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  • Steven Pearlstein on Davos and the Limits of Globalization The annual World Economic Forum meeting in Davos this week prompts The Washington Post columnist to reflect on the failures of globalization. Pearlstein acknowledges the new global economy "has enhanced the wealth and stature of the financial, technological and philanthropic elite that have turned Davos into their playground." For much of the rest of the world though, the new global economy has been a "mixed bag" and "something of a disappointment." The emerging "tripartite global economy, with growth in the developing countries of Asia running at more than 7 percent, growth in Japan and most of Europe remaining painfully sluggish at below 2 percent, and with the United States and much of the Americas falling somewhere in between" sounds good in theory, but the threat of inflation, lack of floating exchange rates, and decline in domestic investments make these projections seem "highly unstable" and unpredictable. "Yes, we have globalization," concludes Pearlstein. "What we don't have yet is a global economy or the institutional infrastructure to sustain it."
  • Jonathan Bernstein on Filibuster Reform The New Republic blogger is no fan of the Senate's current filibuster rules, but says recent efforts to resurrect the live filibuster are misguided, and will only make the upper chamber more inefficient. "It’s just wrong to equate intensity with a willingness to stand on the Senate floor and talk indefinitely," he explains. "To the minority, this is an opportunity, albeit a difficult one, but not an overwhelming hardship. Senators, after all, like talking, especially if it gets them in the news." In the wake of the Merkley-Udall-Harkin reform proposal going down earlier in the week, Bernstein believes it's time for reformers to go back to the drawing board and ditch the insistence on a live filibuster. "The goal should be to find something smarter—a plan that will actually work to accommodate majority interests, minority intensity, and, in my view, majority intensity, too," Bernstein argues. "Live, talking filibusters don’t have anything to do with those goals. Nostalgia for Jimmy Stewart has its place, but Senate reform isn’t it."

  • Peter Schuck on Immigration Reform Writing in the Los Angeles Times, the NYU law professor argues the sluggish economy has put the 112th Congress in a unique position to enact sweeping immigration reform. Schuck cites the overall decline in illegal immigration since 2007, enhanced border security enforcement, and efforts at the state level to step up the enforcement of existing policies as the main reasons a compromise suddenly looks possible in Washington. While "these developments cannot stem the flow of desperate foreign workers altogether," Schuck says "they can allay some of the public anxiety about being overwhelmed by a flood." With that in mind, he cautions that "any grand bargain on immigration reform must appeal to the major constituencies: state governments, employers, unions, amnesty advocates, growers and the general public."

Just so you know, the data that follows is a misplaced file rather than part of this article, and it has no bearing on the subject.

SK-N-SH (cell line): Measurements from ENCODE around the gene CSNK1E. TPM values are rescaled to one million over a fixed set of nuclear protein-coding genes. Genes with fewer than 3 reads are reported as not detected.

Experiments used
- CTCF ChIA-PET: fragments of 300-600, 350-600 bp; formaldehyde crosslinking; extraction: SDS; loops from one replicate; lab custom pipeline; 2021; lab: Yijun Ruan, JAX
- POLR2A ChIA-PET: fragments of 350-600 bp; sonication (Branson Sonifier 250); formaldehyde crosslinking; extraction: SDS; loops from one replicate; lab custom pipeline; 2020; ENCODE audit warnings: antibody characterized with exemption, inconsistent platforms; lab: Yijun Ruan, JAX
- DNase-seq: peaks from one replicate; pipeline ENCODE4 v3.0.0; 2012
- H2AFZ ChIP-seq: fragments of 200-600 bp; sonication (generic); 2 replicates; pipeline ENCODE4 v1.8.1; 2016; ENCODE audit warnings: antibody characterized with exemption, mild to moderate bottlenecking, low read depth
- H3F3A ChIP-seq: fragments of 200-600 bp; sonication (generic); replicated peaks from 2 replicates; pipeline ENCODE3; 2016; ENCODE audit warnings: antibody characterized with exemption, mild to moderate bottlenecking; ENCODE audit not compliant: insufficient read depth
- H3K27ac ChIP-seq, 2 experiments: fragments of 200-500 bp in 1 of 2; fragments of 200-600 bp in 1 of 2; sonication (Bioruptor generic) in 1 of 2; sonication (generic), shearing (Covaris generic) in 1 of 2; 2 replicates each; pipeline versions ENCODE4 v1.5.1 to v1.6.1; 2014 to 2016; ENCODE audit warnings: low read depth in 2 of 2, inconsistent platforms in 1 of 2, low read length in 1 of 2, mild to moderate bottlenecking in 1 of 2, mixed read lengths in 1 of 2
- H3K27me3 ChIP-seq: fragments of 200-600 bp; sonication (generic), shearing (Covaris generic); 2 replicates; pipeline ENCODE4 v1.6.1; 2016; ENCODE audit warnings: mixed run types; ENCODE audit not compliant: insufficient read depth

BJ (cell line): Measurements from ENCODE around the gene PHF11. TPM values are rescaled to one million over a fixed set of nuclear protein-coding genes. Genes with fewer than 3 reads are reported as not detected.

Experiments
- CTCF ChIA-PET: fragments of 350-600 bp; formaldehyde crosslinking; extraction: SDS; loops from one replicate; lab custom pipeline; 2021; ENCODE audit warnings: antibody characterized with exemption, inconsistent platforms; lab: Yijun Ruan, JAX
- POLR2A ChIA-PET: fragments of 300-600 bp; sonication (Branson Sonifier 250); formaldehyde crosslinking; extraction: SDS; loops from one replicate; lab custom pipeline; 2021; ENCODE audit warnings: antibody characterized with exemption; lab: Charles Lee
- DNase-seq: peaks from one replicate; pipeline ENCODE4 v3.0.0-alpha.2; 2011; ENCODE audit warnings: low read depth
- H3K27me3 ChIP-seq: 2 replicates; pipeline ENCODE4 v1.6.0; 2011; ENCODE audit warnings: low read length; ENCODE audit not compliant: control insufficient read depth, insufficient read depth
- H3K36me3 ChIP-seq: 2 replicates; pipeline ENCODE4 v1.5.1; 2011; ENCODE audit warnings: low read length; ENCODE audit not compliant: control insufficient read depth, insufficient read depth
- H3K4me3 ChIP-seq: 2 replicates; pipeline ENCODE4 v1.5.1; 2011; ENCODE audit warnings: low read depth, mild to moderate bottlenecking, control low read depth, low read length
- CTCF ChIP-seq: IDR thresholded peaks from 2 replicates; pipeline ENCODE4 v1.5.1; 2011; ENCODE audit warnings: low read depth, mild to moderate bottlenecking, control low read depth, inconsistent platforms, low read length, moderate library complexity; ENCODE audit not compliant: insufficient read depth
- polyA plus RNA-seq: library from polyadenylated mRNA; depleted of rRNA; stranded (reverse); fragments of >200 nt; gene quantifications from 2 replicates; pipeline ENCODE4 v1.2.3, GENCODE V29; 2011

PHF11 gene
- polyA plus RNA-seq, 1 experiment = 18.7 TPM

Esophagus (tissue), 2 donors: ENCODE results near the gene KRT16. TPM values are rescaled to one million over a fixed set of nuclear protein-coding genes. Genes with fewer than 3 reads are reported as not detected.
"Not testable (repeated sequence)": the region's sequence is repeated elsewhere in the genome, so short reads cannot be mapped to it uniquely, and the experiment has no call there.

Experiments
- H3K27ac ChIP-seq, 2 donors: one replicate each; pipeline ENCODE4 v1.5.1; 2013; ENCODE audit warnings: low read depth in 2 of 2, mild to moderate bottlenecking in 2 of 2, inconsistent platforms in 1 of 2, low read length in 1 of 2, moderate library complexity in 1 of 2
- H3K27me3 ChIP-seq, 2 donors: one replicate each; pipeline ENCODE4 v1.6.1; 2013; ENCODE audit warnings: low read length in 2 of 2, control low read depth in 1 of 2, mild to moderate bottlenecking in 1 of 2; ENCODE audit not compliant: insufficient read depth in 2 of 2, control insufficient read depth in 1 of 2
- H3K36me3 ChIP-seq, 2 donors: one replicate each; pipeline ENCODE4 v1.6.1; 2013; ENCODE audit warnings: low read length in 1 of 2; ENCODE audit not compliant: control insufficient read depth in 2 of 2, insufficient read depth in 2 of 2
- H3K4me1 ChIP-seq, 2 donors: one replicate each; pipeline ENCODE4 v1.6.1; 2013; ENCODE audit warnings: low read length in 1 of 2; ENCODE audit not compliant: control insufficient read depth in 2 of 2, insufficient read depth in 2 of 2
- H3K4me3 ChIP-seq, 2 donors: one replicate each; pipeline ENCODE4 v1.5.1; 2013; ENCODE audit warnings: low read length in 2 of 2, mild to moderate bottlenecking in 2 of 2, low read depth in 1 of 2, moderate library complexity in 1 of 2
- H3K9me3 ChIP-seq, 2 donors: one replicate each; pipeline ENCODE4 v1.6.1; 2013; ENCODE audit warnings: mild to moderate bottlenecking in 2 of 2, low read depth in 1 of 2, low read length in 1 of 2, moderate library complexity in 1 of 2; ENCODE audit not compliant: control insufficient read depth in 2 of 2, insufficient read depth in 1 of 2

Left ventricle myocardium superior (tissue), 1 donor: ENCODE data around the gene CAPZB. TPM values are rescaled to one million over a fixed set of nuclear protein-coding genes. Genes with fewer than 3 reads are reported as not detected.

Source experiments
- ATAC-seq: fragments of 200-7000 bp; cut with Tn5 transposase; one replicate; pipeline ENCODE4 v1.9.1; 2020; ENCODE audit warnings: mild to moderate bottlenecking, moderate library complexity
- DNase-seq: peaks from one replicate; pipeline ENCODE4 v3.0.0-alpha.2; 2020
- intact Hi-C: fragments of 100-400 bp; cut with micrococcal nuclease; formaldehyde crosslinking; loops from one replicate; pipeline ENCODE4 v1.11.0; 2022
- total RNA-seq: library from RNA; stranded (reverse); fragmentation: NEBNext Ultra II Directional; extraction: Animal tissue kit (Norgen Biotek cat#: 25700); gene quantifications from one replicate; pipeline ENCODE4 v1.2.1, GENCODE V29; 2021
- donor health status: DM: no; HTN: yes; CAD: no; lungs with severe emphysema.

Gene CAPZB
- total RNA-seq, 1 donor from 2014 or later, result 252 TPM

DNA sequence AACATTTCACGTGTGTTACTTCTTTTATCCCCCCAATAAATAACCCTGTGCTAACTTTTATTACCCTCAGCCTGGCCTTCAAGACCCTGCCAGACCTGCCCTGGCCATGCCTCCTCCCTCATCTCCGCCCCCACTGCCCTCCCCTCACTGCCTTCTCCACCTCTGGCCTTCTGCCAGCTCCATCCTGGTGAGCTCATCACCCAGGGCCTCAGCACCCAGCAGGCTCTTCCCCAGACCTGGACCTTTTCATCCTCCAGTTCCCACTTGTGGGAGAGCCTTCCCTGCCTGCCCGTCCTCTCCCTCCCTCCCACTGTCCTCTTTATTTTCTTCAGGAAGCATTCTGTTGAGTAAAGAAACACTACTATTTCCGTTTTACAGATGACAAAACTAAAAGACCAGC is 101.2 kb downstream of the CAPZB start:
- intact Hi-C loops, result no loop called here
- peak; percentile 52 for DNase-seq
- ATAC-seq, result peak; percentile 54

• Joanna Weis on 'Skins' and Teens The Boston Globe columnist believes the wild teens on MTV's Skins have more in common with ambitious high schoolers on the Ivy League fast track than one might expect. Both groups are being let down by the adults in their lives. On Skins, the adults are "buffoons, malevolent figures, or absent altogether." In the world of prep schools, teens "are so browbeat by ambitious parents and fearmongering guidance counselors that they load up on extracurricular activities, do homework deep into the night, and wind up exhausted and depressed." It's an insidious trend that helps explains why young audiences respond to glossy teen soap operas. "Teens everywhere are bombarded with concern about the future: the soaring cost of college, the state of the economy, the fear that, politics and demographics being what they are, they’ll lack both opportunity and an ample safety net...But they share one universal, authentic idea: The source of all their trouble is adults."
  • Vicki Woods on Philanthropy and the UK Why is charitable giving so much lower in the UK than in the United States? Telegraph columnist Vicki Woods blames the UK's tax code, which doesn't allow for a deduction on charitable donations. In the United States, deductions make it possible for the wealthy to "pick and choose the things they liked to throw [charitable donations] at." The English government is attempting to correct this imbalance by forcing investment banks to disclose their charitable contributions, but Woods says such a policy will have little effect. How, she wonders, does the coalition government expect to "persuade bankers to chuck their bonuses towards the Tate if they don't give them tax breaks"?

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